This contribution discusses a series of methodological, ethical, and ontological challenges encountered by the authors during a series of recent socio-criminological studies based on digital ethnography and investigating sensitive and emotive issues. Particularly, we will discuss the practical difficulties we encountered in navigating several increasingly blurred boundaries, such as those among: (1) the researchers’ private and public academic/personal selves online; (2) the shifting of the traditional power imbalances between the researcher and research participants; (3) concerns over impartiality in research; and (4) elements of ethnography and autoethnography becoming obfuscated. We consider these dilemmas in the context of the pervasiveness of digital technologies within contemporary social life, such that we as researchers are always simultaneously on and offline, with our studies at risk of becoming all-consuming and encroaching on all areas of our lives. We will see how these blurred boundaries entail an inescapable continuous negotiation of researcher identity and positionality, and some of their practical consequences. We aim to encourage further discussion about these novel challenges faced whilst undertaking online research, and re-examination of the related ethical principles regarding these contexts.

Blurring Boundaries: Negotiating Researchers’ Positionality and Identities in Digital Qualitative Research

Lavorgna A;
2022

Abstract

This contribution discusses a series of methodological, ethical, and ontological challenges encountered by the authors during a series of recent socio-criminological studies based on digital ethnography and investigating sensitive and emotive issues. Particularly, we will discuss the practical difficulties we encountered in navigating several increasingly blurred boundaries, such as those among: (1) the researchers’ private and public academic/personal selves online; (2) the shifting of the traditional power imbalances between the researcher and research participants; (3) concerns over impartiality in research; and (4) elements of ethnography and autoethnography becoming obfuscated. We consider these dilemmas in the context of the pervasiveness of digital technologies within contemporary social life, such that we as researchers are always simultaneously on and offline, with our studies at risk of becoming all-consuming and encroaching on all areas of our lives. We will see how these blurred boundaries entail an inescapable continuous negotiation of researcher identity and positionality, and some of their practical consequences. We aim to encourage further discussion about these novel challenges faced whilst undertaking online research, and re-examination of the related ethical principles regarding these contexts.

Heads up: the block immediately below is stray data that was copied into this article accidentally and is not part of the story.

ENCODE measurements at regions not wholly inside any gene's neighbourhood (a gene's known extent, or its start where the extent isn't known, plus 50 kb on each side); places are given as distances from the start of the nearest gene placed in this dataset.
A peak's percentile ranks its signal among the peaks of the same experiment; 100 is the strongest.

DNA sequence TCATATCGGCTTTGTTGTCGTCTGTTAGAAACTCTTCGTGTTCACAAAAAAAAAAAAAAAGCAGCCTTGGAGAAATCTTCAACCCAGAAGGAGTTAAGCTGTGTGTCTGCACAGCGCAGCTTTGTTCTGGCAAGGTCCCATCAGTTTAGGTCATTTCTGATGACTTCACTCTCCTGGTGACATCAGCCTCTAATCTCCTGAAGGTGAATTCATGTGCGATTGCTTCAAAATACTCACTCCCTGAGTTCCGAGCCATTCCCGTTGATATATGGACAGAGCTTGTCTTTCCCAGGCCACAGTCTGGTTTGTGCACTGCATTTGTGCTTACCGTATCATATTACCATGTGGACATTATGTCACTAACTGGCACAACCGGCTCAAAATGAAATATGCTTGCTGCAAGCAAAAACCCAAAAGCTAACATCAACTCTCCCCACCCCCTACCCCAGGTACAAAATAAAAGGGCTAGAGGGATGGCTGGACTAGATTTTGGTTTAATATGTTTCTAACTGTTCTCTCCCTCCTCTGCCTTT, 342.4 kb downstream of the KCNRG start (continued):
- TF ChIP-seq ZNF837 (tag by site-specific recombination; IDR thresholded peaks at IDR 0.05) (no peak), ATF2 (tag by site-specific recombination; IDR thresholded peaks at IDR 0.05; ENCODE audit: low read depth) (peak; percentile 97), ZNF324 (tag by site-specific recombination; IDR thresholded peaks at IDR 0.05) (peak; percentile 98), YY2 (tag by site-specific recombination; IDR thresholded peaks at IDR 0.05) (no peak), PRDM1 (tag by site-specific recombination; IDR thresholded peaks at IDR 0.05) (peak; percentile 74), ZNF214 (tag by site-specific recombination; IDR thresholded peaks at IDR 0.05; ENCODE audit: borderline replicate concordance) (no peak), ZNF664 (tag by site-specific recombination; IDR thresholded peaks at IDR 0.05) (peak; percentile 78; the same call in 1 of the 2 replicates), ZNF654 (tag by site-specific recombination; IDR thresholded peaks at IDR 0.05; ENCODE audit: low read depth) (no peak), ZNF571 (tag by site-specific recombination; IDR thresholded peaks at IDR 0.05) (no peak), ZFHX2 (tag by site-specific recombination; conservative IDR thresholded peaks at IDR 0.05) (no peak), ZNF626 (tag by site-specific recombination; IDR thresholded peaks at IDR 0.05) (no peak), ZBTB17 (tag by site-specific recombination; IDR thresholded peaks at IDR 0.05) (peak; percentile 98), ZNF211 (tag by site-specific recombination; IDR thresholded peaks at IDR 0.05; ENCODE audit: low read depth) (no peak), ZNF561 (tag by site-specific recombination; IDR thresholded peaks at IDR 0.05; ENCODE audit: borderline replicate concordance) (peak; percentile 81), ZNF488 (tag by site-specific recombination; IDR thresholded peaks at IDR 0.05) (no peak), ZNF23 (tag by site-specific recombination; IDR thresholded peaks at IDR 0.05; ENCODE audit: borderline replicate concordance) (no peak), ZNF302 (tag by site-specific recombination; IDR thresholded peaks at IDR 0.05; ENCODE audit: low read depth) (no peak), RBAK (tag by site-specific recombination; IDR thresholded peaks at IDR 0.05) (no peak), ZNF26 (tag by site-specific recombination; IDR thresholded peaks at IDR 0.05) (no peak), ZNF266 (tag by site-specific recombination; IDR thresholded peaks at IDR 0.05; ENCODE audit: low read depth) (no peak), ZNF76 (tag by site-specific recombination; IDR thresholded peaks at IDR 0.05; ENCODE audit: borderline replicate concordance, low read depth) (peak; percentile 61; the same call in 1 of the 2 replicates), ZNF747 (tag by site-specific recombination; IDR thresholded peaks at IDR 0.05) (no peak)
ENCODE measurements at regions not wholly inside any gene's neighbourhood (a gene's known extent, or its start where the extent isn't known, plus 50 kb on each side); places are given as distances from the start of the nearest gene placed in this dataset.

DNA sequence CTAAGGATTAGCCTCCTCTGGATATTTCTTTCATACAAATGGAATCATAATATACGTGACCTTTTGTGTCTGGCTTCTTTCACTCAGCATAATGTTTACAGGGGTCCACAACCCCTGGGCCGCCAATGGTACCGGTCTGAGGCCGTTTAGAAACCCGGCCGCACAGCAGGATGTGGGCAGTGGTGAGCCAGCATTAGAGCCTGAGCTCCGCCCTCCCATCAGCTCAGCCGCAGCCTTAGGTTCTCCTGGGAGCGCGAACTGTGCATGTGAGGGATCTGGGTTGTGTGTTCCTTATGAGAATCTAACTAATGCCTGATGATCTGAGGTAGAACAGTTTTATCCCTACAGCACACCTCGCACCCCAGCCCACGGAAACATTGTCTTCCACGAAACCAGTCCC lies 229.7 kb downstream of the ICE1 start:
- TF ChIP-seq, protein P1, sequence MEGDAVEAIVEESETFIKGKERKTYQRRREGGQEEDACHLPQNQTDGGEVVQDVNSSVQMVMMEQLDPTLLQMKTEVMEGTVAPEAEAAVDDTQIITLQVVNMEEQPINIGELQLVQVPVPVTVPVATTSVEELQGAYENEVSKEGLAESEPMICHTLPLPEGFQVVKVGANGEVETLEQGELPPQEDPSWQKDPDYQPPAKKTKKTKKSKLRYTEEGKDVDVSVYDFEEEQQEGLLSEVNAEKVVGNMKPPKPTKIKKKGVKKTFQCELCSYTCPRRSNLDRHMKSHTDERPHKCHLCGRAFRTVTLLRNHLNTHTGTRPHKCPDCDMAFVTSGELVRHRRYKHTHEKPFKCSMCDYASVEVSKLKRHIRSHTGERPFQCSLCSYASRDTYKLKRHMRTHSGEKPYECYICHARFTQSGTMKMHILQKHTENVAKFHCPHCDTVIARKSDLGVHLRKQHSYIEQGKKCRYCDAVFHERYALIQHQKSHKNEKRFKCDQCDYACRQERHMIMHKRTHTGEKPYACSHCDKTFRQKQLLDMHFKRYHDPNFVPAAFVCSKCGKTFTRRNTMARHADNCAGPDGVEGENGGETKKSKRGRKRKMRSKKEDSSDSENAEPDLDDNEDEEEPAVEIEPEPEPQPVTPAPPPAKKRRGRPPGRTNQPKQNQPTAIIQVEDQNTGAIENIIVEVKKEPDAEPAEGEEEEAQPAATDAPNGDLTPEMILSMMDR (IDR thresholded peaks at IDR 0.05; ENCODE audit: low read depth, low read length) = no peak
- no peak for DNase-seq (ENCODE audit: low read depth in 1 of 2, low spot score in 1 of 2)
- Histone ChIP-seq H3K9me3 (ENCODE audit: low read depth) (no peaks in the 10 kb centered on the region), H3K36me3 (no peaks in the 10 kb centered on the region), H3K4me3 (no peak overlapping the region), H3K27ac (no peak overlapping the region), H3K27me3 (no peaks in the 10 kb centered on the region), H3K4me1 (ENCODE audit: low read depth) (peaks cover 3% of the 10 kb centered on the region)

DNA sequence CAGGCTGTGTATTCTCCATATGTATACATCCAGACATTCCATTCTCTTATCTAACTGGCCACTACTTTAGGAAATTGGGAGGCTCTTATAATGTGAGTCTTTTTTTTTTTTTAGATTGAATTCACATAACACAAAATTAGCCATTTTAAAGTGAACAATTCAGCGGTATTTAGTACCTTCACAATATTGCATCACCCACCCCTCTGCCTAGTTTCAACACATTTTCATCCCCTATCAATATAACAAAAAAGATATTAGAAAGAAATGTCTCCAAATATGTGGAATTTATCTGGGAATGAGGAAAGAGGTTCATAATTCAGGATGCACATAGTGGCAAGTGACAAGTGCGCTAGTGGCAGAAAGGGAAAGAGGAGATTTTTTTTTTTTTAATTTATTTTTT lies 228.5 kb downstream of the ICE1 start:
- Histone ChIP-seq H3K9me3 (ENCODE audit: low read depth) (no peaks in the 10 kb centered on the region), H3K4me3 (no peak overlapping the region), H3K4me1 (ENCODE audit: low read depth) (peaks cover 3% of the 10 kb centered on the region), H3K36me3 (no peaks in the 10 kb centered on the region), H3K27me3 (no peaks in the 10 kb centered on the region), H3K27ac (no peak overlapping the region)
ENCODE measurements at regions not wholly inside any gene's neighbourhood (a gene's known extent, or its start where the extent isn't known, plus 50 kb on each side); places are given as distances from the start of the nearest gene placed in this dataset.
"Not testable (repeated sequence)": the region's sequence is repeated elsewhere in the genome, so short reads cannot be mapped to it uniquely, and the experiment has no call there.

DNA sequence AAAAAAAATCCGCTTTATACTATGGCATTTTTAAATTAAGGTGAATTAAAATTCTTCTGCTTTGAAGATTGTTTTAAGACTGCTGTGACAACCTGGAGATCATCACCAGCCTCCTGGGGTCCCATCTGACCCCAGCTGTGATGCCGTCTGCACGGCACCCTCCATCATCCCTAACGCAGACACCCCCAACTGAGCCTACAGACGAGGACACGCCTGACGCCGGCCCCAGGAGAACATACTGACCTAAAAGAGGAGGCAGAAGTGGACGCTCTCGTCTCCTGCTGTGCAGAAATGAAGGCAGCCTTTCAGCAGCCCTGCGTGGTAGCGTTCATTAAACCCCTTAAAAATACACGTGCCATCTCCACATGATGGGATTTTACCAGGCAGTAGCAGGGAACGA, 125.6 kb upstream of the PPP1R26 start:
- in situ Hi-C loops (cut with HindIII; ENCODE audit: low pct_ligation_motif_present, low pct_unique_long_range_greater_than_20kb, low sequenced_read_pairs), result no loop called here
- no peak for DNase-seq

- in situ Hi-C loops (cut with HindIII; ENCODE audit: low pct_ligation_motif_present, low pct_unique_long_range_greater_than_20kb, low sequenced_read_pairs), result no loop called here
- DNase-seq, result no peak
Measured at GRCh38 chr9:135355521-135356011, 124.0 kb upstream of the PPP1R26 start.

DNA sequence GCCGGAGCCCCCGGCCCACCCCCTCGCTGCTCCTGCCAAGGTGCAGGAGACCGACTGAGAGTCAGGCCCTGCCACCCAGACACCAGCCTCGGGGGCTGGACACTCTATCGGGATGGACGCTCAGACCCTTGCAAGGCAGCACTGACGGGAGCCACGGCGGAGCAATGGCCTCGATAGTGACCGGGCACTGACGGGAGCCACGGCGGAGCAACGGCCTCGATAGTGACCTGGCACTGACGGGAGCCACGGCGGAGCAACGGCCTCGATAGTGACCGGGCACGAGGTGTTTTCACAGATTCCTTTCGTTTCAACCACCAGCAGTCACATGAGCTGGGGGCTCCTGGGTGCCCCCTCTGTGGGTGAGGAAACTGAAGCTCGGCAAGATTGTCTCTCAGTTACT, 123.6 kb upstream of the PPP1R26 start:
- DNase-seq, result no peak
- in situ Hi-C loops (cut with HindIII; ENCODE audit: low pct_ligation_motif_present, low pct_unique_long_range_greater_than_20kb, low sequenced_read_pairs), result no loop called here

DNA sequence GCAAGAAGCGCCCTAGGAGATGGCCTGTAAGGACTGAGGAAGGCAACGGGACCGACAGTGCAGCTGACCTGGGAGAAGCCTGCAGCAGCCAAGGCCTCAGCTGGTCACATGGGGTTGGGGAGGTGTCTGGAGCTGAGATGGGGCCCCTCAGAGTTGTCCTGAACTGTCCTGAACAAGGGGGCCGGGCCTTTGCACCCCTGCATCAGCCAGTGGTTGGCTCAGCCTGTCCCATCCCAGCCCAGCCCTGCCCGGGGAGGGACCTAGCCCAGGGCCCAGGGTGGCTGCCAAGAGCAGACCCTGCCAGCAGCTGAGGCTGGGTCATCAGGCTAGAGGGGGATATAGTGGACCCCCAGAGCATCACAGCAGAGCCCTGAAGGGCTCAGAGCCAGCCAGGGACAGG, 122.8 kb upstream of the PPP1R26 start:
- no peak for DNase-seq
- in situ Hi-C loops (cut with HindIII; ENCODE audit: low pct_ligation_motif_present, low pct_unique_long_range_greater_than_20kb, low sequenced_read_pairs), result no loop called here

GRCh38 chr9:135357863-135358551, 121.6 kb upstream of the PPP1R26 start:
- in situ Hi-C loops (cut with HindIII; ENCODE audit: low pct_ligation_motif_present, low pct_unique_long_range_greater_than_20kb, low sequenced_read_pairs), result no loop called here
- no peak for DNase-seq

2022
Lavorgna A; Sugiura L
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Utilizza questo identificativo per citare o creare un link a questo documento: https://hdl.handle.net/11585/901306
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